A Summerland student will proceed to the Canada Wide Science Fair this spring.
Julia Mansiere’s project is titled, “Were Urban Heat Islands a Factor in the Deadliness of the Summer 2021 Heat Dome in British Columbia?”
From late June 20to mid-July 2021, an extreme heat wave affected much of western North America. This heat wave resulted in a temperature of 49.6 in Lytton, B.C., the highest temperature ever recorded in Canada. During this heat event, the death toll in Canada exceeded 800 people, including close to 600 in British Columbia alone.
“In my research, I came to learn that elderly people’s internal thermometers and cooling capabilities due to changes in their tissues and body systems were no longer able to keep them safe. But that was not the full story. Per capita, the death rates were starkly different across adjacent cities in B.C.,” she said. “Through thorough analysis of available data, I explored heat-island factors related to the different fatality rates.”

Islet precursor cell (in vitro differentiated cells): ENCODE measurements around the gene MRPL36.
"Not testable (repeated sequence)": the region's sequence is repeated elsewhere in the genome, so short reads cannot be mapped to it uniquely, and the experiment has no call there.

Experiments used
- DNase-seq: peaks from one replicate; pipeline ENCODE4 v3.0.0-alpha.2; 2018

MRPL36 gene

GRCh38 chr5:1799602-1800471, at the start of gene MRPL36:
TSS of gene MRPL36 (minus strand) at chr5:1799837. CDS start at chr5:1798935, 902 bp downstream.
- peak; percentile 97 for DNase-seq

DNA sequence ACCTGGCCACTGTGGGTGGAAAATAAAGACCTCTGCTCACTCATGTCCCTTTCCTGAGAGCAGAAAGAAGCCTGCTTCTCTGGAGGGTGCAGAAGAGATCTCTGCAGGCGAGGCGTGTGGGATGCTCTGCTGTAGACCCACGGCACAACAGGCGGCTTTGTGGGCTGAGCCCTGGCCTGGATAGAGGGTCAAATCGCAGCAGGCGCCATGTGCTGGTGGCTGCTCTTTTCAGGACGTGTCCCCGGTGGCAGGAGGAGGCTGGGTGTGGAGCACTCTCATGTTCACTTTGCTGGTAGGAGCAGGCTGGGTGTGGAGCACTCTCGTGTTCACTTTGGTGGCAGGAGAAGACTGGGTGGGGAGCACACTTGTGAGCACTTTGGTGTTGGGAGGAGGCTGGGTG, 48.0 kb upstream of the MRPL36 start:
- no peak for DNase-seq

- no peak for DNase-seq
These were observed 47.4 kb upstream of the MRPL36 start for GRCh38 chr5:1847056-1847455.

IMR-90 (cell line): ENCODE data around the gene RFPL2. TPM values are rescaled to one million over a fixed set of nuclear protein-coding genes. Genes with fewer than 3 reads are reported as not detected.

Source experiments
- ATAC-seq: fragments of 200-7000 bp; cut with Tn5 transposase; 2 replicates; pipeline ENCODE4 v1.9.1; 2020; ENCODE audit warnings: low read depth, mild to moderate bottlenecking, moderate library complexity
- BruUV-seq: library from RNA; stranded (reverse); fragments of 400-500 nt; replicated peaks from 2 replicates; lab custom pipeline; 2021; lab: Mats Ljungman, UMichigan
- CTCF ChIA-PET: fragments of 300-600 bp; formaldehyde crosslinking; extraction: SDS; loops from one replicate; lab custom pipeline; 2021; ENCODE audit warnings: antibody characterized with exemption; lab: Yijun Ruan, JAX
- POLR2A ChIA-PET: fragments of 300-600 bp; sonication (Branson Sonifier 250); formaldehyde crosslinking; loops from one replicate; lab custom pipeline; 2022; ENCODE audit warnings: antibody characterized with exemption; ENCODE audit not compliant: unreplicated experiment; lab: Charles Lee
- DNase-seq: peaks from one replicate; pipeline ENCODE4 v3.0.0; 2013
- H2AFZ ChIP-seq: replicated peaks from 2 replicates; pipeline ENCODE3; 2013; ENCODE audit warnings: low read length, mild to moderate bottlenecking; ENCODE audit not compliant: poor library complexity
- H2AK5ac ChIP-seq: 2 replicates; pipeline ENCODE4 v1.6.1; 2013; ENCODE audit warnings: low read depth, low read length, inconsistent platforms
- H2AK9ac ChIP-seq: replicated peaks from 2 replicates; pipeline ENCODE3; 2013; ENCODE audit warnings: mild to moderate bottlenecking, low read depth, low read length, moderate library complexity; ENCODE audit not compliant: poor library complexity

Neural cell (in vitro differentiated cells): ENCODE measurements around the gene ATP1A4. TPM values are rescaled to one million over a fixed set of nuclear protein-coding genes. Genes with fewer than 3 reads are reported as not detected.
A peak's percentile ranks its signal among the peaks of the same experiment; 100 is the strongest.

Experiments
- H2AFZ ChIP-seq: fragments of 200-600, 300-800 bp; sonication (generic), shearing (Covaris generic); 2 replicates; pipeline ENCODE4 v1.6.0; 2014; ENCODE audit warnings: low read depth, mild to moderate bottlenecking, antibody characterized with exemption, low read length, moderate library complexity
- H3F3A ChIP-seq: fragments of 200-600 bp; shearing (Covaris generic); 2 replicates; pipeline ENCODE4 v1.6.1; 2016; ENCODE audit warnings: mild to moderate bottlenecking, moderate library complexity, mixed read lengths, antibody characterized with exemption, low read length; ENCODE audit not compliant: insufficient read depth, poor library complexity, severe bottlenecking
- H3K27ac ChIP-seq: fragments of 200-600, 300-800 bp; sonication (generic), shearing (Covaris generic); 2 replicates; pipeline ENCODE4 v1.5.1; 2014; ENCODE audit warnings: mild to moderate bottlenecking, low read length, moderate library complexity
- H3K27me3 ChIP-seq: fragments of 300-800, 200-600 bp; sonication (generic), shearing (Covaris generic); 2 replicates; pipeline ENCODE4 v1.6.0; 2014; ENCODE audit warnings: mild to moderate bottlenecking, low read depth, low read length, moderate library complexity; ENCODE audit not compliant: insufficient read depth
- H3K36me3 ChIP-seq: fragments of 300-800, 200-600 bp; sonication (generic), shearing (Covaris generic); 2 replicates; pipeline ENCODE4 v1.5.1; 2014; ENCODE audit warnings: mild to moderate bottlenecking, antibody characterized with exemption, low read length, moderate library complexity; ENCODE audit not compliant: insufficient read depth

She said there is a correlation to urban density. She would like to examine the factors using more site-specific data rather than the weather information available at airports.
The project was entered in the YSC Virtual Regional Science Fair. A total of 11 projects from this fair will advance to the Virtual 2022 Canada-Wide Science Fair.
In previous years, in-person science fairs had been held in many parts of Canada, but some regional fairs were not held this year. The Central Okanagan Fair, which supports students from Kelowna to Penticton, did not proceed. Instead, Youth Science Canada offered a virtual science fair for students across Canada.
Instead of traditional cardboard backboards, information was presented in a digital format.
Mansiere’s project can be found online at https://projectboard.world/ysc/project/were-urban-heat-islands-a-factor-in-the-deadliness-of-the-summer-2021-heat-dome-in-british-columbia?rc=ykrlbblj.
To report a typo, email:
Like us on Facebook and follow us on Twitter.